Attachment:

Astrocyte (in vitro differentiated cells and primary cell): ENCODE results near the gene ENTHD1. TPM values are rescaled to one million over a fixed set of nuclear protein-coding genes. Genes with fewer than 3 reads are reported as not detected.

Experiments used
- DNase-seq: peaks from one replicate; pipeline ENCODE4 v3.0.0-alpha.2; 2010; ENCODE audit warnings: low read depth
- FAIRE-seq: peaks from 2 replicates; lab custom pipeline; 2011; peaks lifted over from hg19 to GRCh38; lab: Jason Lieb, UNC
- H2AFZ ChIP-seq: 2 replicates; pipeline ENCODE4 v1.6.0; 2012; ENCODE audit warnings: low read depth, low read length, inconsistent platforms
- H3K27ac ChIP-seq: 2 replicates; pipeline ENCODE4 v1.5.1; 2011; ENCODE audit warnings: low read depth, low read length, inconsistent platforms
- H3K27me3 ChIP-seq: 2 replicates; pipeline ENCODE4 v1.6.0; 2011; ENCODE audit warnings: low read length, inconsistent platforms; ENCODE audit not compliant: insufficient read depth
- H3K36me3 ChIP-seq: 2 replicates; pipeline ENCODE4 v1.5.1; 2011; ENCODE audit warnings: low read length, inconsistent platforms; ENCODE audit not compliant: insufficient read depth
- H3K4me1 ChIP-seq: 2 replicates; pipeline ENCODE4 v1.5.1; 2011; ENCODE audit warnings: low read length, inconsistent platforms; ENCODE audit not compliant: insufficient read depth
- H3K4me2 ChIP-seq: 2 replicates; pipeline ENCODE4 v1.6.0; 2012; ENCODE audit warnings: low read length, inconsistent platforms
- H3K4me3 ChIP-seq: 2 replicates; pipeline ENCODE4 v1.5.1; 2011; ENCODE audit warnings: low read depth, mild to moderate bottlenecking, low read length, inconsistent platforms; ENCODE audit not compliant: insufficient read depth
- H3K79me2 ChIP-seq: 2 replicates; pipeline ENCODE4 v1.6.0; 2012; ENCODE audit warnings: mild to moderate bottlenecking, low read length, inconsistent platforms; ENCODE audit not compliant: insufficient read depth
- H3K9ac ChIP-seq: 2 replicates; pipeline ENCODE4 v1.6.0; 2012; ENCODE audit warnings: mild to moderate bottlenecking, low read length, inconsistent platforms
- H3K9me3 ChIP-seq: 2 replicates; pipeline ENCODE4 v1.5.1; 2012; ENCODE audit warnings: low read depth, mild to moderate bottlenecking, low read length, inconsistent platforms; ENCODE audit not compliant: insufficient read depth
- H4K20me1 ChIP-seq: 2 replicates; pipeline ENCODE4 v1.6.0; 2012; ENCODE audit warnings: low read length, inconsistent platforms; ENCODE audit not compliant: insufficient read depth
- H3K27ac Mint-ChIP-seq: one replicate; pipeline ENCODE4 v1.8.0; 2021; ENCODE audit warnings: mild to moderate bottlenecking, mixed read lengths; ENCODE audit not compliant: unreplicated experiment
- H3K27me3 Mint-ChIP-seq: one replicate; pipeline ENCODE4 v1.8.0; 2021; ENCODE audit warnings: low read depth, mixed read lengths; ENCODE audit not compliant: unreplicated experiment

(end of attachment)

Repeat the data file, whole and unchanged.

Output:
Astrocyte (in vitro differentiated cells and primary cell): ENCODE results near the gene ENTHD1. TPM values are rescaled to one million over a fixed set of nuclear protein-coding genes. Genes with fewer than 3 reads are reported as not detected.

Experiments used
- DNase-seq: peaks from one replicate; pipeline ENCODE4 v3.0.0-alpha.2; 2010; ENCODE audit warnings: low read depth
- FAIRE-seq: peaks from 2 replicates; lab custom pipeline; 2011; peaks lifted over from hg19 to GRCh38; lab: Jason Lieb, UNC
- H2AFZ ChIP-seq: 2 replicates; pipeline ENCODE4 v1.6.0; 2012; ENCODE audit warnings: low read depth, low read length, inconsistent platforms
- H3K27ac ChIP-seq: 2 replicates; pipeline ENCODE4 v1.5.1; 2011; ENCODE audit warnings: low read depth, low read length, inconsistent platforms
- H3K27me3 ChIP-seq: 2 replicates; pipeline ENCODE4 v1.6.0; 2011; ENCODE audit warnings: low read length, inconsistent platforms; ENCODE audit not compliant: insufficient read depth
- H3K36me3 ChIP-seq: 2 replicates; pipeline ENCODE4 v1.5.1; 2011; ENCODE audit warnings: low read length, inconsistent platforms; ENCODE audit not compliant: insufficient read depth
- H3K4me1 ChIP-seq: 2 replicates; pipeline ENCODE4 v1.5.1; 2011; ENCODE audit warnings: low read length, inconsistent platforms; ENCODE audit not compliant: insufficient read depth
- H3K4me2 ChIP-seq: 2 replicates; pipeline ENCODE4 v1.6.0; 2012; ENCODE audit warnings: low read length, inconsistent platforms
- H3K4me3 ChIP-seq: 2 replicates; pipeline ENCODE4 v1.5.1; 2011; ENCODE audit warnings: low read depth, mild to moderate bottlenecking, low read length, inconsistent platforms; ENCODE audit not compliant: insufficient read depth
- H3K79me2 ChIP-seq: 2 replicates; pipeline ENCODE4 v1.6.0; 2012; ENCODE audit warnings: mild to moderate bottlenecking, low read length, inconsistent platforms; ENCODE audit not compliant: insufficient read depth
- H3K9ac ChIP-seq: 2 replicates; pipeline ENCODE4 v1.6.0; 2012; ENCODE audit warnings: mild to moderate bottlenecking, low read length, inconsistent platforms
- H3K9me3 ChIP-seq: 2 replicates; pipeline ENCODE4 v1.5.1; 2012; ENCODE audit warnings: low read depth, mild to moderate bottlenecking, low read length, inconsistent platforms; ENCODE audit not compliant: insufficient read depth
- H4K20me1 ChIP-seq: 2 replicates; pipeline ENCODE4 v1.6.0; 2012; ENCODE audit warnings: low read length, inconsistent platforms; ENCODE audit not compliant: insufficient read depth
- H3K27ac Mint-ChIP-seq: one replicate; pipeline ENCODE4 v1.8.0; 2021; ENCODE audit warnings: mild to moderate bottlenecking, mixed read lengths; ENCODE audit not compliant: unreplicated experiment
- H3K27me3 Mint-ChIP-seq: one replicate; pipeline ENCODE4 v1.8.0; 2021; ENCODE audit warnings: low read depth, mixed read lengths; ENCODE audit not compliant: unreplicated experiment